Tuesday, December 06, 2005

Reasonableness Standard Governs Appellate Review of Upward Departure in Length of Supervised Release Term

United States v. Avello-Alvarez, Docket No. 05-0638-cr (2d Cir. Dec. 6, 2005) (Sotomayor, Katzmann, Eaton (by designation)): This short opinion principally confirms that the law governing appellate review of upward departures in the length of the term of supervised release remains unchanged in light of Booker: Before and after that decision, the Circuit reviews such departures for reasonableness. The Court notes additionally, as it did in Crosby and Selioutsky, that "reasonableness has substantive and procedural dimensions," and thus that the Court will review "both the length of the sentence as well as whether the district court treated the Sentencing Guidelines as advisory and considered the applicable Guidelines range and the factors listed in ยง 3553(a)." Op. at 3.

Here, the district judge upwardly departed (presumably from a range of 3 to 5 years) and imposed a 7-year term of supervised release, citing among other things defendant's "recidivism, mental health needs, and substance abuse problems." Op. at 4. Unfortunately, the Circuit had no occasion to consider the "substantive" reasonableness of the sentence, since the only argument raised on appeal was whether the 7-year term was unreasonable because it was higher than the 3-year term recommended by the Probation Office. The Circuit appropriately gave short shrift to this odd argument. Id.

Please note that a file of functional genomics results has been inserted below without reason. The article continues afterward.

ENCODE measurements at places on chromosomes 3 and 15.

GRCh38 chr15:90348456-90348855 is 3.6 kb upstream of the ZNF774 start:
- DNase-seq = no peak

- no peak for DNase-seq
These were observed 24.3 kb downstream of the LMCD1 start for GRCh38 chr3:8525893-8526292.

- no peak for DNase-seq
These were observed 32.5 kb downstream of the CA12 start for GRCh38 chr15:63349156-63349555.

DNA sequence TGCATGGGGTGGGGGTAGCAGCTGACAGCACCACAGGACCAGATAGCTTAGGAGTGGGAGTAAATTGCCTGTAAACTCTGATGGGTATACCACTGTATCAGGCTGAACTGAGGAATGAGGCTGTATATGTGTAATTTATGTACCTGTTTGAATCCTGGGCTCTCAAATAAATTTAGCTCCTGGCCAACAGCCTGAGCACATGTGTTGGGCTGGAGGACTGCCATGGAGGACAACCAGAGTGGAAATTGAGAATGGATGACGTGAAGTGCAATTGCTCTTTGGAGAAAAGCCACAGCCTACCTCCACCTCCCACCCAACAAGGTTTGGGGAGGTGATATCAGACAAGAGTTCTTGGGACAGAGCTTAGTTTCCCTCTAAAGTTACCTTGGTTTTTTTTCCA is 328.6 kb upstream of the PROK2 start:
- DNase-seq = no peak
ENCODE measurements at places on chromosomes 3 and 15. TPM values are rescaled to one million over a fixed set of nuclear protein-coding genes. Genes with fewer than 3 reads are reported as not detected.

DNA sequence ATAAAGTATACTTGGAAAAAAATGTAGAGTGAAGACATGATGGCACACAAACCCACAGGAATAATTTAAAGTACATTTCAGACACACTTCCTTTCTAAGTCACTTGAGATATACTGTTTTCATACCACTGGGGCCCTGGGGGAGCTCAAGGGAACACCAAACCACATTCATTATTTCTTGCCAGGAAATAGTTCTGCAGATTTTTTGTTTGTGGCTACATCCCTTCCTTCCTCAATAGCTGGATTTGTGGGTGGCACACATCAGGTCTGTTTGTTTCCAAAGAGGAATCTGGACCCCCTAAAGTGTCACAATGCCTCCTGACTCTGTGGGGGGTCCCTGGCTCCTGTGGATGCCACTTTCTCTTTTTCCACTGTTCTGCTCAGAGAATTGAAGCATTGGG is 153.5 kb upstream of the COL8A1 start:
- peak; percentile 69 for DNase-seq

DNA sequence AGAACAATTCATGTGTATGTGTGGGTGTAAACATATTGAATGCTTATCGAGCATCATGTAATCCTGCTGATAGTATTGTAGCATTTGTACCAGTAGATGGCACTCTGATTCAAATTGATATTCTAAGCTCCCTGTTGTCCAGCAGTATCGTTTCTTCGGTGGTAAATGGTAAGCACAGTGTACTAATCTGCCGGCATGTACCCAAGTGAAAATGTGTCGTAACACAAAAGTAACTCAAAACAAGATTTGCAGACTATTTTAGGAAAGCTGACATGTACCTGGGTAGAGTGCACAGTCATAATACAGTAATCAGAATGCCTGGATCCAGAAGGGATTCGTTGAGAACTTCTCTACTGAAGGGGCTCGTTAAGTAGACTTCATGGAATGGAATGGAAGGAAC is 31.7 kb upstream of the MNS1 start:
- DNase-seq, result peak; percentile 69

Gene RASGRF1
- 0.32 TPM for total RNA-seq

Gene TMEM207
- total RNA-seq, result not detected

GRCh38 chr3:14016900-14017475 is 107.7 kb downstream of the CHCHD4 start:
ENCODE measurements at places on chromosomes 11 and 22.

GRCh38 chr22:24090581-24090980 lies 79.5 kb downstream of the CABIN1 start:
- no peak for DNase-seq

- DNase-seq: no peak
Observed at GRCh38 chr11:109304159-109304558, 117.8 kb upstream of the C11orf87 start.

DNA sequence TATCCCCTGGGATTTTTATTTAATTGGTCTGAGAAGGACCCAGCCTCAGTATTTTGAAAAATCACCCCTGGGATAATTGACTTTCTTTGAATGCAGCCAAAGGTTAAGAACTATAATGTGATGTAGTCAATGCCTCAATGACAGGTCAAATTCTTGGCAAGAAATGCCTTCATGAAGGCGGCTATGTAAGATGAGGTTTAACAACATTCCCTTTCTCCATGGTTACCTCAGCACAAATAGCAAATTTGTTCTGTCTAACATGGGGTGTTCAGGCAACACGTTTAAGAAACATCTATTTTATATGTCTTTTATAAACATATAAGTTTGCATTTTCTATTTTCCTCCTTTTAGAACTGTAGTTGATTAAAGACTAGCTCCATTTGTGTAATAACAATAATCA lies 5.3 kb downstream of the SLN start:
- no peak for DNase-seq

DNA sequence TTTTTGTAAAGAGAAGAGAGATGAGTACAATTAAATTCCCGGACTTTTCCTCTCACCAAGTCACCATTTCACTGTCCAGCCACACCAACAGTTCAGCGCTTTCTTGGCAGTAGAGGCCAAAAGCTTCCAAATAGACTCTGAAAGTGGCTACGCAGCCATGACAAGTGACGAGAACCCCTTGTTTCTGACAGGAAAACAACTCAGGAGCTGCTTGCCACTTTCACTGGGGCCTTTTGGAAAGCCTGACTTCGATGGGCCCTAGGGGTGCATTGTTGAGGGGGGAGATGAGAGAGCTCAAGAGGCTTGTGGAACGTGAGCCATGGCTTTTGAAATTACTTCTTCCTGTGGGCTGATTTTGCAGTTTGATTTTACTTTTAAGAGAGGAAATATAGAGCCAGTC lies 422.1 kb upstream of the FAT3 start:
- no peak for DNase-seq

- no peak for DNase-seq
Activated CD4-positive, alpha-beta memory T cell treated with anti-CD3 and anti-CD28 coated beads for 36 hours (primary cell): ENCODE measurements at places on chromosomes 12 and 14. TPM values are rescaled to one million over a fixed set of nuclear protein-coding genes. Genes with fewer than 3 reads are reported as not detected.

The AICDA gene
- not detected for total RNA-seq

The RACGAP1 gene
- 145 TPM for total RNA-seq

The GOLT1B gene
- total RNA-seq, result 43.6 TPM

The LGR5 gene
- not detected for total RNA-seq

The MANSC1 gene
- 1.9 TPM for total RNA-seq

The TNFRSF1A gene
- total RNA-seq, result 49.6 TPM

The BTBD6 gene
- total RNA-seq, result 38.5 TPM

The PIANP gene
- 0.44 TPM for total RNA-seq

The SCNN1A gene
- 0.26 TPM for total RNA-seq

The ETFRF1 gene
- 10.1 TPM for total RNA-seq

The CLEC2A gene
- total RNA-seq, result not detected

2 Comments:

Blogger Bernie Kleinman said...

As an attorney familiar with this case, the sentence was not challenged as Mr. A-A was sentenced to less than the Guideline range. Did not think it advisable to challenge tot hisd apsect of the case and give the US Attorney the opporunity to challenge the downward departure.

December 8, 2005 at 2:18 PM  
Anonymous Anonymous said...

Bernie - Did the U.S. even challenge it at the DCt level? If not, then defense needs to challenge it on appeal.

It's not a civil appeal, it's criminal - appellate courts realize this aspect of "meritless" appeals with different standards in criminal v. civil.

This only opens up an IAC claim.

December 5, 2006 at 9:34 PM  

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